City-zenship and National Citizenship: Complementary and Competing but not Emancipated from Each Other

Research output: Working paper/PreprintWorking paper


Global trends in urbanisation demonstrate not only population shifts from rural to urban areas, but also an increase in the political power of cities. While cities are typically characterised as sub-units of the state, they are increasingly becoming semi-independent political actors. Their activity in global politics (e.g., supranational city-based networks) and within the state (e.g., regulations which challenge national laws) indicate a desire for greater political autonomy vis-à-vis the state. To that extent, it may seem as if cities and city-zenship are headed towards an emancipation from nationality, calling for the expansion of civic capacities at the city level. However, while applauding this trend, I want to deepen the ambivalence in Rainer Bauböck’s account of urban citizenship and to suggest a skeptical but friendly critique towards notions of emancipating urban citizenship from nationality. The relationship between urban and national citizenship should not be seen as mutually exclusive; claims for enhancing city-zenship and decentralising state power are warranted only insofar as they provide forward-thinking urban response to the decline in democratic participation and civic solidarity at national levels. While these claims highlight the tensions between cities and states, they do not obviate the role of the state as the polity that safeguards the autonomy of city-dwellers and enables them to act individually and collectively towards shaping the city’s public sphere and its conception of the good.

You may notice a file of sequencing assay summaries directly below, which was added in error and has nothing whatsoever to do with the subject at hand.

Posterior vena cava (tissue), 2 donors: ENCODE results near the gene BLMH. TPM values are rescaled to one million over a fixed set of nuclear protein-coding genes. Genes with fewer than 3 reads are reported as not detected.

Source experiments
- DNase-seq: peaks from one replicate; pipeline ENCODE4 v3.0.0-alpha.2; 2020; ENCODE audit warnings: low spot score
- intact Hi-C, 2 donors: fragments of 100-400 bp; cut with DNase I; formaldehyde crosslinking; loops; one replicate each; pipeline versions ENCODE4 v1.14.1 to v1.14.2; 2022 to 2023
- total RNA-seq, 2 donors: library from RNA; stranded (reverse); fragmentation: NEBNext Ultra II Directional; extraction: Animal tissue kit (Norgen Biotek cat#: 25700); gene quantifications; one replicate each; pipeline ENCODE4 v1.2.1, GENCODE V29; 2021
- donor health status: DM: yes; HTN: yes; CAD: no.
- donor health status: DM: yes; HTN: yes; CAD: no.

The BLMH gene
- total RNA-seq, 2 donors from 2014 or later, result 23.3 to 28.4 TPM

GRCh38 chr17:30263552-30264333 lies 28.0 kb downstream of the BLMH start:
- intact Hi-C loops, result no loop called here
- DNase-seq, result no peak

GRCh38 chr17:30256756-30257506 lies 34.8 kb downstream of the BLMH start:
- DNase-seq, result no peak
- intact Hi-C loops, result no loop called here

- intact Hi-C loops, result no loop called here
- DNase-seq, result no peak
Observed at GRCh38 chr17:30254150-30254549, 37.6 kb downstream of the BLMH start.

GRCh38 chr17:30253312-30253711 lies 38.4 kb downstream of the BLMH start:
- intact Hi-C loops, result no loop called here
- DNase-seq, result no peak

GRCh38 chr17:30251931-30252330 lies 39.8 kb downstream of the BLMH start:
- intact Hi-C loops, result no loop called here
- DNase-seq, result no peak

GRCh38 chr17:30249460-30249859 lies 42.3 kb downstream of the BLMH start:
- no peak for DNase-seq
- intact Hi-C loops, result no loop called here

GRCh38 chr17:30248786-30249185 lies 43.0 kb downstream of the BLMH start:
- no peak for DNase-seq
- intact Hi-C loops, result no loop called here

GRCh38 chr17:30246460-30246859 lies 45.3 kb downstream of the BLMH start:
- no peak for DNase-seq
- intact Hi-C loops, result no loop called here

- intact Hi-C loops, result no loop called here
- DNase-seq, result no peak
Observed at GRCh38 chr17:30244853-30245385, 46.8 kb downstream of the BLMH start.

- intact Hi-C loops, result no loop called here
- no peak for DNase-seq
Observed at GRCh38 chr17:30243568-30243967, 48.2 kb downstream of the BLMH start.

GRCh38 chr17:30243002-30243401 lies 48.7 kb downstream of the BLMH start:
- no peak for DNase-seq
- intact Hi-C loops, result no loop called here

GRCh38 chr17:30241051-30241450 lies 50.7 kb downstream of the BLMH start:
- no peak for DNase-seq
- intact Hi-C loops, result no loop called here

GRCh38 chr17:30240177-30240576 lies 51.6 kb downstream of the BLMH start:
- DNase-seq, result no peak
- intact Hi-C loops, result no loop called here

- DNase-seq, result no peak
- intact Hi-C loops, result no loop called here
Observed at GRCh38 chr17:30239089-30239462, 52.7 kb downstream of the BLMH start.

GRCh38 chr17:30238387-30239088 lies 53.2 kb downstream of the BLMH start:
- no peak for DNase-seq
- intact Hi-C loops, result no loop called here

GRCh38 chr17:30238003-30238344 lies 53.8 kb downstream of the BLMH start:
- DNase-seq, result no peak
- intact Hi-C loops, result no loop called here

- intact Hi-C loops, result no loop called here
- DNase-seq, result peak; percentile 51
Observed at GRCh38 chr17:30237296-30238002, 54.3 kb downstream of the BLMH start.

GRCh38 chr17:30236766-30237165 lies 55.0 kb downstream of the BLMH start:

Original languageEnglish
PublisherEuropean University Institute
StatePublished - 16 Dec 2019
Externally publishedYes

Publication series

NameEUI Working Paper
PublisherEuropean University Institute
ISSN (Electronic)1028-3625

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